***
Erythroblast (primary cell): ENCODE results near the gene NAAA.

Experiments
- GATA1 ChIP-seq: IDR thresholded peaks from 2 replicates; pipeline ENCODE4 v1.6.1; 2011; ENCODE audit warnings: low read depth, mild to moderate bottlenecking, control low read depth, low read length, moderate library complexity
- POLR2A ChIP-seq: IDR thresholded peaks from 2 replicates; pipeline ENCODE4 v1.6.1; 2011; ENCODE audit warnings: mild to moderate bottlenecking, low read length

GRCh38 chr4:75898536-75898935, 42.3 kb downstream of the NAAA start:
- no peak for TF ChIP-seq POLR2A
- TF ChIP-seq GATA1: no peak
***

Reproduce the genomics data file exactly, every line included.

Erythroblast (primary cell): ENCODE results near the gene NAAA.

Experiments
- GATA1 ChIP-seq: IDR thresholded peaks from 2 replicates; pipeline ENCODE4 v1.6.1; 2011; ENCODE audit warnings: low read depth, mild to moderate bottlenecking, control low read depth, low read length, moderate library complexity
- POLR2A ChIP-seq: IDR thresholded peaks from 2 replicates; pipeline ENCODE4 v1.6.1; 2011; ENCODE audit warnings: mild to moderate bottlenecking, low read length

GRCh38 chr4:75898536-75898935, 42.3 kb downstream of the NAAA start:
- no peak for TF ChIP-seq POLR2A
- TF ChIP-seq GATA1: no peak